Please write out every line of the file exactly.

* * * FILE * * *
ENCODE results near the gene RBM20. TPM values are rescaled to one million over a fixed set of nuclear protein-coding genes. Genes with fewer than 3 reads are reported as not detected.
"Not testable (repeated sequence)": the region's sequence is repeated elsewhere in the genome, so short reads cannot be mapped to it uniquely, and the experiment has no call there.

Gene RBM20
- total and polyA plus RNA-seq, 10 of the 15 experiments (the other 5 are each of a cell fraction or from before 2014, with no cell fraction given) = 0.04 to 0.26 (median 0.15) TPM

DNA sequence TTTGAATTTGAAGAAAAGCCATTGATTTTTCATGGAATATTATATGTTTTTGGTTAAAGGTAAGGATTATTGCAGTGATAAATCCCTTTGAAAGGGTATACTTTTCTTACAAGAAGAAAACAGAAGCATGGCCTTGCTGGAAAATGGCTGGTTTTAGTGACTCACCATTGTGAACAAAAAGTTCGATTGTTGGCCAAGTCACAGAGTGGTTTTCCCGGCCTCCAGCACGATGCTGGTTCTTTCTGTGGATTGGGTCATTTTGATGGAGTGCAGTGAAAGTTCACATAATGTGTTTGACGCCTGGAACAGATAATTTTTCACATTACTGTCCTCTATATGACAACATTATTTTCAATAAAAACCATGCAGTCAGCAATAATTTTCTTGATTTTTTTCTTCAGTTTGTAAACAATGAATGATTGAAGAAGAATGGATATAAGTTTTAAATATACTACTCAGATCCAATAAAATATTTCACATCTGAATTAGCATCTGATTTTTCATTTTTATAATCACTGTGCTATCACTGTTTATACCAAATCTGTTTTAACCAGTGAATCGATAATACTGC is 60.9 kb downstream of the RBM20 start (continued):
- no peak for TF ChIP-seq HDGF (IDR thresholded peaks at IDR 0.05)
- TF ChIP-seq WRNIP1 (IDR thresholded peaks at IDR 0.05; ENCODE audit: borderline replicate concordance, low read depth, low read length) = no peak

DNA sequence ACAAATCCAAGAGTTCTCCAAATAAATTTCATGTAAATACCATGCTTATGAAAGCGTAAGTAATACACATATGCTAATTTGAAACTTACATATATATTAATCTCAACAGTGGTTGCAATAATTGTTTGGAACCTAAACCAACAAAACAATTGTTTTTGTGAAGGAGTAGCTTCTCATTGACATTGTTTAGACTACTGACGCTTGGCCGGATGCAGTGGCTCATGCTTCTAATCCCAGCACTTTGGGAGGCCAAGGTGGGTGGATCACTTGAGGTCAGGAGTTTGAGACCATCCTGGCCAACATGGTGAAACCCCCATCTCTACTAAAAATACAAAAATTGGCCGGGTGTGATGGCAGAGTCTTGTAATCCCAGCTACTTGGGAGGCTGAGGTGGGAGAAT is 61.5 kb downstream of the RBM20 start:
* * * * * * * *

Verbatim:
ENCODE results near the gene RBM20. TPM values are rescaled to one million over a fixed set of nuclear protein-coding genes. Genes with fewer than 3 reads are reported as not detected.
"Not testable (repeated sequence)": the region's sequence is repeated elsewhere in the genome, so short reads cannot be mapped to it uniquely, and the experiment has no call there.

Gene RBM20
- total and polyA plus RNA-seq, 10 of the 15 experiments (the other 5 are each of a cell fraction or from before 2014, with no cell fraction given) = 0.04 to 0.26 (median 0.15) TPM

DNA sequence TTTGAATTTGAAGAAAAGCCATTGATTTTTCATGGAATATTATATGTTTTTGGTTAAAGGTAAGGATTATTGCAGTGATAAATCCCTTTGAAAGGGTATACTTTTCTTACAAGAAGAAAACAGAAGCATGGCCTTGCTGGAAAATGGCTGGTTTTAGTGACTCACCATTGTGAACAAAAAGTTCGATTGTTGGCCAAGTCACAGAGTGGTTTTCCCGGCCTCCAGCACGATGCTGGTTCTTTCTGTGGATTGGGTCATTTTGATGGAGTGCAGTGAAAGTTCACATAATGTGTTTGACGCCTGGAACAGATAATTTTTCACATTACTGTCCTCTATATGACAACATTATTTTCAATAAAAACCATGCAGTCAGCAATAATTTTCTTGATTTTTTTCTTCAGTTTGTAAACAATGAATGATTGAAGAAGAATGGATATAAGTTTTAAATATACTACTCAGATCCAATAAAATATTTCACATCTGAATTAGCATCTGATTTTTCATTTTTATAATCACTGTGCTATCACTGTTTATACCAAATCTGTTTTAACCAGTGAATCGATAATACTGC is 60.9 kb downstream of the RBM20 start (continued):
- no peak for TF ChIP-seq HDGF (IDR thresholded peaks at IDR 0.05)
- TF ChIP-seq WRNIP1 (IDR thresholded peaks at IDR 0.05; ENCODE audit: borderline replicate concordance, low read depth, low read length) = no peak

DNA sequence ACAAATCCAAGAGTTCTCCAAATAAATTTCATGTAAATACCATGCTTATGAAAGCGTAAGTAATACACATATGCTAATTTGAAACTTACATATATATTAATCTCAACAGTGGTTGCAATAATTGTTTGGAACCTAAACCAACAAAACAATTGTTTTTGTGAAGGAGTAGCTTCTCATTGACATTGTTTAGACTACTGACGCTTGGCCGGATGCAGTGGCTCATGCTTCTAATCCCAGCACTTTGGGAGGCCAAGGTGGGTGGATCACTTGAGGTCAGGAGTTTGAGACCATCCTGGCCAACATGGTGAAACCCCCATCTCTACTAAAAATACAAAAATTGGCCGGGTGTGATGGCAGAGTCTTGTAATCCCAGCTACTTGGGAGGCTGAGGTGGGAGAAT is 61.5 kb downstream of the RBM20 start: